Dennis Nedry
May 11th, 2011, 11:36 PM
[deleted]

pm-r
May 12th, 2011, 01:37 AM
I'm actually probably going to do this. The LG GH41N is a brutally cheap drive, and frankly, I think it's embarrassing to see such a cheap piece of crap sitting in such a nice machine.

My old 2006 Mac Pro had a nice pair of Pioneer drives in it (DVR-112Ds, Apple branded) and they were not only infinitely quieter, but *faster*. Yes, you read that right. Installing SC2 on my 2006 Mac Pro took less then 10 minutes. It takes over 45 minutes to install on my 2010 Mac Pro, because the GH41N is so bloody slow at moving data.

That being said, I'm probably going to just order a pair of DVR-219L's. They're about $35.99/piece, and I'll probably swap out both drives.
... ... ...
Frankly, coupled with the crappy read performance and quality of these things, I think it's just better to replace them. I'm still not happy that this is what passes for quality these days at Apple, considering what they used to use in their former Mac Pro systems.
-DN


That's probably an excellent decision Dennis as you probably wouldn't have much choice as to what replacement drives Apple may actually supply as a replacement under your warranty - if they would even be covered for the problem.

And I agree with your comments on the quietness and speed of the older Pioneer drives and it is the same that I have experienced with such double optical drives in our G4 MDD.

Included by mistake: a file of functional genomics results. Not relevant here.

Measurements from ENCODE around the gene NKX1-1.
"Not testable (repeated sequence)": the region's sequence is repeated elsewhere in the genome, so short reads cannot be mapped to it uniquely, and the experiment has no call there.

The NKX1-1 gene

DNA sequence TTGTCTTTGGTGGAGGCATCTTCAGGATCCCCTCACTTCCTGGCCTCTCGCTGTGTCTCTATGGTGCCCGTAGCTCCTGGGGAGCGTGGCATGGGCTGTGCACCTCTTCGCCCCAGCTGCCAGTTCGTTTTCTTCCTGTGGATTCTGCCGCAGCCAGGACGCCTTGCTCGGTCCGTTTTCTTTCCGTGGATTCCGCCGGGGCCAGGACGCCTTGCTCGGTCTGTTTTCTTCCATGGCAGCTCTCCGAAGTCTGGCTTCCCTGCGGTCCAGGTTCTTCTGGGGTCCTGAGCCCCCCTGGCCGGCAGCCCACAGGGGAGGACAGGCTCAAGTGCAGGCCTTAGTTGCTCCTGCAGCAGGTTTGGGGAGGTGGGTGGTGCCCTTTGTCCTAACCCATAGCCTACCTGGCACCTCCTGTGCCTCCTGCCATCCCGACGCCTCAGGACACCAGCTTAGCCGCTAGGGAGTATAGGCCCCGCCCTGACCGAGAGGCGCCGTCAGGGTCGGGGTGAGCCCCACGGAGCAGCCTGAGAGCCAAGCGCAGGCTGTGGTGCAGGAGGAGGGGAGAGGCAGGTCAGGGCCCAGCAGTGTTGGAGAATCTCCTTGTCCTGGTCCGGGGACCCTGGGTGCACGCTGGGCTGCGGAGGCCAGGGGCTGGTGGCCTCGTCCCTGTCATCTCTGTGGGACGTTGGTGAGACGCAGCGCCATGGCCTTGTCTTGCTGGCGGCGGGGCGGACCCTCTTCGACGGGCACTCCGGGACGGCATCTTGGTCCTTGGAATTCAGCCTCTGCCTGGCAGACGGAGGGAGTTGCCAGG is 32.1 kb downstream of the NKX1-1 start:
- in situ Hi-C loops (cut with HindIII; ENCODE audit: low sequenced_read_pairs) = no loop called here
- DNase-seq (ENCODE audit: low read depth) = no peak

Maybe some of the experts could post their comments and recommendations as to the best replacement drive brand and model that's available these days for your and other's similar Mac Pro model???

Dennis Nedry
May 12th, 2011, 04:24 AM
[deleted]

monokitty
May 12th, 2011, 10:24 AM
Warranty replacement parts are like-for-like - you would not receive a new and improved optical drive. So if you're not happy with OEM, buy your own aftermarket drives.

pm-r
May 12th, 2011, 01:47 PM
Warranty replacement parts are like-for-like - you would not receive a new and improved optical drive. So if you're not happy with OEM, buy your own aftermarket drives.

That seems to be the case - until they run out of stock I guess as some users received an updated model for their noisy or kaput GH41N according to some on the discussion lists.

So even then, one can't always guarantee what replacement drive or model you'd get via Apple, so spending $70.00 for two good Pioneer drives of one's choice would sure seem to be the better route to go.